Fasting versus calorie reduction
This book clarifies that just “eating less,” as a method, does not deliver the positive effects of fasting; it has opposite effects on the relevant all-important regulatory hormones. Under calorie reduction, metabolism drops to compensate for the stable lower-energy environment. Metabolic rate then stays lower long afterwards, which explains both stalling progress and later regain.
With true fasting, however, metabolism either stays level or increases. This seems congruent from an evolutionary standpoint. A few days of bad hunting (no food at all) means it is time to get out there and hunt, and do it more effectively than before. Sitting in the cave and getting cold, moody, and depressed is not going to help.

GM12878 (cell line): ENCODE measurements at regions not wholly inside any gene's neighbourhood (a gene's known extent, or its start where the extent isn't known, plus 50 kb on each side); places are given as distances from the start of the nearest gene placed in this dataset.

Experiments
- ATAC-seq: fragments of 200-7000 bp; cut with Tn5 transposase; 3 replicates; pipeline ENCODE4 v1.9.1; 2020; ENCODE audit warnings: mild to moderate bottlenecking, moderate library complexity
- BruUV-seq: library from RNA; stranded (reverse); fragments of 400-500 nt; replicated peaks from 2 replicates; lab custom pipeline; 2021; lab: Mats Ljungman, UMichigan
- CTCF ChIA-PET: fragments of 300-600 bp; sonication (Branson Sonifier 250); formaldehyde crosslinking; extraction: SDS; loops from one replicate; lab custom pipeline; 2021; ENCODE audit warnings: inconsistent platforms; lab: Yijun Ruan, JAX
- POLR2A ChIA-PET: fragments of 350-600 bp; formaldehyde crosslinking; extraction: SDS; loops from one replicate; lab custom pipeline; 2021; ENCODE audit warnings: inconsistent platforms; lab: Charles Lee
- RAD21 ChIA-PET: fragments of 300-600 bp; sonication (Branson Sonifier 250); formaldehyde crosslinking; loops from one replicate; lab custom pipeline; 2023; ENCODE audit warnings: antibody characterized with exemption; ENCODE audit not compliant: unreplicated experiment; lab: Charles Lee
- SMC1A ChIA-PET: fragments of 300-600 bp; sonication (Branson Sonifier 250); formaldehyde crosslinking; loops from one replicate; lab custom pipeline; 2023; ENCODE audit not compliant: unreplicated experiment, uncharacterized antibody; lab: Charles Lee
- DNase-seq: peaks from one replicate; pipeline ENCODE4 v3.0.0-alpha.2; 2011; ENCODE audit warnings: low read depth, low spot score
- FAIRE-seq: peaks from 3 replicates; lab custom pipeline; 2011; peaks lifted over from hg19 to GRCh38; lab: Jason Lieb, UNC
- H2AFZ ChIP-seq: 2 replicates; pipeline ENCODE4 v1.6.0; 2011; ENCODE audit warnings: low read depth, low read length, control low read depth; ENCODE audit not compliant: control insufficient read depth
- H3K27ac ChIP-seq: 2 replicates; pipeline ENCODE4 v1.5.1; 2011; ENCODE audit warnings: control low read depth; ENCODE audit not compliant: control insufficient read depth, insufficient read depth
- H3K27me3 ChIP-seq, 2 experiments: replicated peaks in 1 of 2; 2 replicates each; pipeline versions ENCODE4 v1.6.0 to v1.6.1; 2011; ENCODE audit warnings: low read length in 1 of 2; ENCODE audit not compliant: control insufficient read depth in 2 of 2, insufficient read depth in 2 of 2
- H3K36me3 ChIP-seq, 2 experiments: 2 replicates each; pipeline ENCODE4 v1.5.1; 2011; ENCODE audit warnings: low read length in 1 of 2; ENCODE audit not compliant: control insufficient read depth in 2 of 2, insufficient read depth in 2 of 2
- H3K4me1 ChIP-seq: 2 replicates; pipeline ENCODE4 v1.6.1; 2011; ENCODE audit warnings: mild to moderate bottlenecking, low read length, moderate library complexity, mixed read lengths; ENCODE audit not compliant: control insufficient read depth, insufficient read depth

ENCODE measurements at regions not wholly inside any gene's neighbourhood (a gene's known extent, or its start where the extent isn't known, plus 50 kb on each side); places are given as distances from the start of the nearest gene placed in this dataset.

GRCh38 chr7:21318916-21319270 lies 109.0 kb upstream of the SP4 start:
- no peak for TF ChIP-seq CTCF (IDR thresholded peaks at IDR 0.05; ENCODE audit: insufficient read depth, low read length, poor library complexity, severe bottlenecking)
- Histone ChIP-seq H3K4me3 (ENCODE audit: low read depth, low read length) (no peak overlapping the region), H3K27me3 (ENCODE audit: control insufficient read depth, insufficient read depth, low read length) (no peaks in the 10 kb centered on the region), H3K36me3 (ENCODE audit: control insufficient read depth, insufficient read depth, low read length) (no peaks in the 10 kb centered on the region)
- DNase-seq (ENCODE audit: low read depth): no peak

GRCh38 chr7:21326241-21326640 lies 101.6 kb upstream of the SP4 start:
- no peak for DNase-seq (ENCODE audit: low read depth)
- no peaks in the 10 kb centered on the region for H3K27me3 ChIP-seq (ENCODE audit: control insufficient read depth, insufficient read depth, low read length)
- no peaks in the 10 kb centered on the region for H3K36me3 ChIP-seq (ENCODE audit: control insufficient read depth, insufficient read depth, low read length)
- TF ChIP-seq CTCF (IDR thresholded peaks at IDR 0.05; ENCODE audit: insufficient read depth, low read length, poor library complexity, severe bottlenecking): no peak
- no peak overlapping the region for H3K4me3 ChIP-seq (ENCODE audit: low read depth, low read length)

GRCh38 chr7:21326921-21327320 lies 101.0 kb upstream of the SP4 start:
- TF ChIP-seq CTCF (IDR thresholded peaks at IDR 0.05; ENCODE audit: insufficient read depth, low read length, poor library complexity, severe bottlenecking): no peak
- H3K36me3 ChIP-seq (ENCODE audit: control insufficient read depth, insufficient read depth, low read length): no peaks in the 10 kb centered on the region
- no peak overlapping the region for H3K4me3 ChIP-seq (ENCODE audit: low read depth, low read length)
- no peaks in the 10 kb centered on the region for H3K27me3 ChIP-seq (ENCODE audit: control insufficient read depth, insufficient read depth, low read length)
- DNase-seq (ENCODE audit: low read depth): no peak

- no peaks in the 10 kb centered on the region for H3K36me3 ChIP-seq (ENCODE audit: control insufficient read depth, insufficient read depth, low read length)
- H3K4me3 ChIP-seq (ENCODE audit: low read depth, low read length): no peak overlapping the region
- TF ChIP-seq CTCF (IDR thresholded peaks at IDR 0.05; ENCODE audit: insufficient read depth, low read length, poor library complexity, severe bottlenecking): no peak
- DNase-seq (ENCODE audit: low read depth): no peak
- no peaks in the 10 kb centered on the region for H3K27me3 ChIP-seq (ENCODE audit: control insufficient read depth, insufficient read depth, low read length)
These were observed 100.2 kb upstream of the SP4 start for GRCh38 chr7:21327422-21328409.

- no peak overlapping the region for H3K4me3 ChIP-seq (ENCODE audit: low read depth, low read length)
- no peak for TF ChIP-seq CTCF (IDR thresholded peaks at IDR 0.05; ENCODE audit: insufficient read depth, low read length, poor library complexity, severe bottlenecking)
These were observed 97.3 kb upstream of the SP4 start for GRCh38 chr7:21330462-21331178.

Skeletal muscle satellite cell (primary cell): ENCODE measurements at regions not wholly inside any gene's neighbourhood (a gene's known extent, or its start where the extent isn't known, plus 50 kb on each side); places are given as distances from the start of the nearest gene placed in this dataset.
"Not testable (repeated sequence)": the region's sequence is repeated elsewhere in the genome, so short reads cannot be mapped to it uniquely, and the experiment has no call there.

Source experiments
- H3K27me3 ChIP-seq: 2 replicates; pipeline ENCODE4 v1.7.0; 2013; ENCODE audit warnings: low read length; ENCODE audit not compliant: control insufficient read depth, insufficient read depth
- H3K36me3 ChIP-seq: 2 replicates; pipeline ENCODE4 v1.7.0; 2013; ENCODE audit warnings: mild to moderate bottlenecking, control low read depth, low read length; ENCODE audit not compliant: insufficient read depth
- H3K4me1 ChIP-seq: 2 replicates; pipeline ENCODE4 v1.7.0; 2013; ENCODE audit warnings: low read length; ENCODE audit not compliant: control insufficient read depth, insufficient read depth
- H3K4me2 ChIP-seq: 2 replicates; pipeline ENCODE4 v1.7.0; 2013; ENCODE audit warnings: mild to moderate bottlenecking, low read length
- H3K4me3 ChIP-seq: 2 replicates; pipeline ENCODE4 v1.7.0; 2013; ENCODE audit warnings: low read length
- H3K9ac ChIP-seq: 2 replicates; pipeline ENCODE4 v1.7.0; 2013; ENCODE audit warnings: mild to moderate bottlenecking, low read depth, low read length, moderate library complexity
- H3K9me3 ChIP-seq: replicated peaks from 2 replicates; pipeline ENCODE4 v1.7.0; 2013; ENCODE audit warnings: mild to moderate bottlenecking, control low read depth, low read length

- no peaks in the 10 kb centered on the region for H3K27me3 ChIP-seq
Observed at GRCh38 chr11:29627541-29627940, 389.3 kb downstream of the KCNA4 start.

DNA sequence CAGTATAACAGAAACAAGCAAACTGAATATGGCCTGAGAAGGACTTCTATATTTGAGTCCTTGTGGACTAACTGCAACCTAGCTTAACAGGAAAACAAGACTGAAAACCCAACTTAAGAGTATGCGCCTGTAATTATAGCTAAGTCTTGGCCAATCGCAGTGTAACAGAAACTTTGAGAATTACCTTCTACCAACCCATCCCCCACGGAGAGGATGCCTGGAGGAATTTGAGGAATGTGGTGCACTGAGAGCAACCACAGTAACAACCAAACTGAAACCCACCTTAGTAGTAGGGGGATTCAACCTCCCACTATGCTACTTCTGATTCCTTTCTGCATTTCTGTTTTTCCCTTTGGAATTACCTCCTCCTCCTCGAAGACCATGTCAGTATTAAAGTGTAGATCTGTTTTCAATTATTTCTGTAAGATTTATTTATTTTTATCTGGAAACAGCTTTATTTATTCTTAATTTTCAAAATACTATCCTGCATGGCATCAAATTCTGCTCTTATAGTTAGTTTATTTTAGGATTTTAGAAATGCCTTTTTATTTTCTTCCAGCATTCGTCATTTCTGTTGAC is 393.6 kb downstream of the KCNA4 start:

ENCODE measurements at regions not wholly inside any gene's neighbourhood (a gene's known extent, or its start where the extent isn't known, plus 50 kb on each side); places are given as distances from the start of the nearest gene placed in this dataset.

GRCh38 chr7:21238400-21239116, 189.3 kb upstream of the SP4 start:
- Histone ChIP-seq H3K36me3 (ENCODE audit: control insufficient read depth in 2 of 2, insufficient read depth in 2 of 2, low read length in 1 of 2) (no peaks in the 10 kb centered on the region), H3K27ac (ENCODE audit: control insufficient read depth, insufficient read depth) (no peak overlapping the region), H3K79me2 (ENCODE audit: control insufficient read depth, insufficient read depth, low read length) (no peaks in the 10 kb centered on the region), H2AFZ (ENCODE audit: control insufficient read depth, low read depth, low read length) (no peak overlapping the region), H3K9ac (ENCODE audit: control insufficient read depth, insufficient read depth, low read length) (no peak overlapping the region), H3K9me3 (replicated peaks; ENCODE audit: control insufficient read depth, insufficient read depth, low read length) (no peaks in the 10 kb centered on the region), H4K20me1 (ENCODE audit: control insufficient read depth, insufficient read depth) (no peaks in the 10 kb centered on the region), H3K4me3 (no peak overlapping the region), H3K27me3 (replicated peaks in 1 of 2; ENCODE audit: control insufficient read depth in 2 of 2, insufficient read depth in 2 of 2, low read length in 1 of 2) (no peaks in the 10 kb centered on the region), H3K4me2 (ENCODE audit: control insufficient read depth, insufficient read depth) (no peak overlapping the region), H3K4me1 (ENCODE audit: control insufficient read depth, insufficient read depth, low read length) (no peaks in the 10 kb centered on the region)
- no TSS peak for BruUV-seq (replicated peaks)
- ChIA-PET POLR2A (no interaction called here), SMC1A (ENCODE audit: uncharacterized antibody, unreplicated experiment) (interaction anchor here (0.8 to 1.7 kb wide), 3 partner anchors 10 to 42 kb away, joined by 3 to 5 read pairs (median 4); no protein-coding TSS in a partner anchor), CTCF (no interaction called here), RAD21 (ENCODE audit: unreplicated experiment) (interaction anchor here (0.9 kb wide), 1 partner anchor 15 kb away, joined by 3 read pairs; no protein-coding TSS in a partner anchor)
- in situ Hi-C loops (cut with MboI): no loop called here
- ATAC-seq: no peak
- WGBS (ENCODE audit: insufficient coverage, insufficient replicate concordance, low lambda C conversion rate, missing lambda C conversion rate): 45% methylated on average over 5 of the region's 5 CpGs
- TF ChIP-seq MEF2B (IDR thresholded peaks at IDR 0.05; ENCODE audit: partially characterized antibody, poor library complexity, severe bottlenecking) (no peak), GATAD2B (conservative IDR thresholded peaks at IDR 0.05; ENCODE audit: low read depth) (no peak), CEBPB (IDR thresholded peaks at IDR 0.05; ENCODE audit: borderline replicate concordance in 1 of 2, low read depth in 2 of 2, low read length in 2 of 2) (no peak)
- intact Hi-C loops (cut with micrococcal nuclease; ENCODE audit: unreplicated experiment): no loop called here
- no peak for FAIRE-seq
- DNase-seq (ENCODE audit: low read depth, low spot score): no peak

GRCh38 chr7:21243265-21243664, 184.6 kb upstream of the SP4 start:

Likewise, the book recommends eating normally (though ideally also low carb) when one does eat. That means not being hungry after the meal, as can happen under conscious calorie-cutting methods. Readjusting the modern unnaturally feasting-heavy “feast and famine” balance away from too much feasting should not, in this view, entail skipping the feasting parts altogether, just extending the fasting phases.
The author emphasizes the distinction between lowering insulin and reducing insulin resistance. Just lowering insulin by changing food content might help, but might not always be enough to fully reverse an existing condition. Chronically high insulin is among the causes of elevated insulin resistance, but influencing insulin resistance itself must remain the real prize. A focus on insulin, per se, then is one way to get off track, a false summit.